There is reason to think that the Bush administration was already succumbing to pressure to release detainees who could not be tried criminally, even if they still posed a danger. By the Pentagon's estimate, some 60 former Guantanamo detainees have returned to the battlefield. This number has prompted some skepticism, but no one denies that some detainees have resumed combat.Rather than prompting skepticism, the fact that 5 dozen released 'terrorists' have returned to the battlefields of Afghanistan and Iraq ought to produce howls of scornful laughter. But I suppose it's not unlike the issue of Congress fighting over a few million in squandered money while passing a trillion dollar boondoggle stimulus package: little numbers are more important than big ones, if only because they are comprehensible.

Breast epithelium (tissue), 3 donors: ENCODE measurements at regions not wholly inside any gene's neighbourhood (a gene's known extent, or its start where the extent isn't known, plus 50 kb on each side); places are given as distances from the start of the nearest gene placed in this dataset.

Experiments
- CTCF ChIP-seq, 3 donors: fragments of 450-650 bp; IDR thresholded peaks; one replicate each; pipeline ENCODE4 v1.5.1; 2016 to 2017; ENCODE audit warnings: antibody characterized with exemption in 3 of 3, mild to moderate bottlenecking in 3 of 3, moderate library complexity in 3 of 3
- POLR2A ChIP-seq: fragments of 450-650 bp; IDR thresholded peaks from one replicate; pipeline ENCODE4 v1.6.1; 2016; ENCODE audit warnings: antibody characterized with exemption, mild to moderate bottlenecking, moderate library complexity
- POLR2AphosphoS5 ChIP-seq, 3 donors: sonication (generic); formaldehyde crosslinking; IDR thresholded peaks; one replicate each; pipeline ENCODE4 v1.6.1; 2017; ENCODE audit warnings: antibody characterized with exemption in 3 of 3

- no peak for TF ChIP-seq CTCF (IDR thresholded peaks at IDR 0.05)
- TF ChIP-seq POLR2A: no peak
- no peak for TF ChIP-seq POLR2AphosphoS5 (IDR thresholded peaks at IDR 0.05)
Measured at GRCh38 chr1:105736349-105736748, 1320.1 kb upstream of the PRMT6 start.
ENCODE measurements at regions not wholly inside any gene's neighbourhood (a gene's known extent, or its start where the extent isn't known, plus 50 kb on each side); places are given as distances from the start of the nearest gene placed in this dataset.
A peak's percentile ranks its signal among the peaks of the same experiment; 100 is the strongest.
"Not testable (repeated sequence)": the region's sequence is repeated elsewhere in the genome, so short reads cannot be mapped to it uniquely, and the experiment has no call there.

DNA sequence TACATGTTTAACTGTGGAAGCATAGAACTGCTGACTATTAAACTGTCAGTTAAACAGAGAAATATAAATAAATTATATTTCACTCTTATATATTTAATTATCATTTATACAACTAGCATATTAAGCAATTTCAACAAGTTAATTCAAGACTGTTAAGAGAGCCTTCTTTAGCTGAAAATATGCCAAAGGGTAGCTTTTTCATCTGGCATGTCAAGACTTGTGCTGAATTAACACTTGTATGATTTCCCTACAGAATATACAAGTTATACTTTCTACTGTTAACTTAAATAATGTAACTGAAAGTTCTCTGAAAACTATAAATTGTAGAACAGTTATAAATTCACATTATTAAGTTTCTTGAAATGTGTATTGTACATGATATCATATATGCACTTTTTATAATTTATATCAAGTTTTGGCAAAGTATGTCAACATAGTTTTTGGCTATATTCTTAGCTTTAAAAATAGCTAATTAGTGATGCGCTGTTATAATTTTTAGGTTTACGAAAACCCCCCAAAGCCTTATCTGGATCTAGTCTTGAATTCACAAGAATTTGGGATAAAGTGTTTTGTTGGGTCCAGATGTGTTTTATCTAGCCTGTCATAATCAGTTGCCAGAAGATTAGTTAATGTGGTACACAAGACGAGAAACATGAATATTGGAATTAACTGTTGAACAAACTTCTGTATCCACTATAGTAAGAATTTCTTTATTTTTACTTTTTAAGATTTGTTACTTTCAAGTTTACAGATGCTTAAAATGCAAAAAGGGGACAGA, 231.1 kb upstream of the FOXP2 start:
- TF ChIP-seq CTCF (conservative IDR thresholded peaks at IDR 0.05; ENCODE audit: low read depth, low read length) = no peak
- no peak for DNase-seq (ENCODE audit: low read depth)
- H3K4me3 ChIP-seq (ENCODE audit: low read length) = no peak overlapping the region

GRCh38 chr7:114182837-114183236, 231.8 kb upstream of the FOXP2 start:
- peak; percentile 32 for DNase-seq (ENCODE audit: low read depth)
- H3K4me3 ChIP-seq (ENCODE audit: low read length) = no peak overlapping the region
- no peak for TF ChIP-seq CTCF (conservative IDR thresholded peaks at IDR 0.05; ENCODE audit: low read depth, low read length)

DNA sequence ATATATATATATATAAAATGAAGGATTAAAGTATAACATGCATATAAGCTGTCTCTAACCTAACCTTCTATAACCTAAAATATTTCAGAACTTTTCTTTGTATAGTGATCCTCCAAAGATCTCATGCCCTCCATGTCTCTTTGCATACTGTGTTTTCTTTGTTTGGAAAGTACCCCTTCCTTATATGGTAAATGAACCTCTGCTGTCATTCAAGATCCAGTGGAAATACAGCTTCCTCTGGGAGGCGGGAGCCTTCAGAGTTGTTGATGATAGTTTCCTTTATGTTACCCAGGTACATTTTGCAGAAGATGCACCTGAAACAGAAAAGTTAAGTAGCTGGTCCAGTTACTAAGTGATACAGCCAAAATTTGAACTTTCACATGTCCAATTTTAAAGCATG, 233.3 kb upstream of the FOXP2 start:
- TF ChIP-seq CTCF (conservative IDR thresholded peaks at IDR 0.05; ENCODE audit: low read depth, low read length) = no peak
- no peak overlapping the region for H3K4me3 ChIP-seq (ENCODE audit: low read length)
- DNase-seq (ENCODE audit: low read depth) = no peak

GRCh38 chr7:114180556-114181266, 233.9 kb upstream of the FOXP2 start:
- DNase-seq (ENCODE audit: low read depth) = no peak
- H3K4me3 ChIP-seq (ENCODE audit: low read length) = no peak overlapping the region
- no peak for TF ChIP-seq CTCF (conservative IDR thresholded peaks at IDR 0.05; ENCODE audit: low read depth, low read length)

Obama is in the (long, drawn-out, and questionable) process of adding 30,000 troops in Afghanistan, and yet BOTW worries that by shutting down Guantanamo Bay, we have released one opposing fighter for every 500 American troops we will soon be sending to that ungovernable hellhole. 60 native fighters are completely irrelevant to whether or not American goals are ever implemented there.
Perhaps there is a better way to go about this: don't take prisoners in the first place. It is without a doubt the fact that America cannot imprison everyone in the world who might be "dangerous." It cannot even imprison a meaningful number of them. So long as we insist on going overseas looking for monsters to slay, we will always find an unlimited number of people who might fit the bill. There is truly nothing to be gained by bringing a few dozen of them back over here.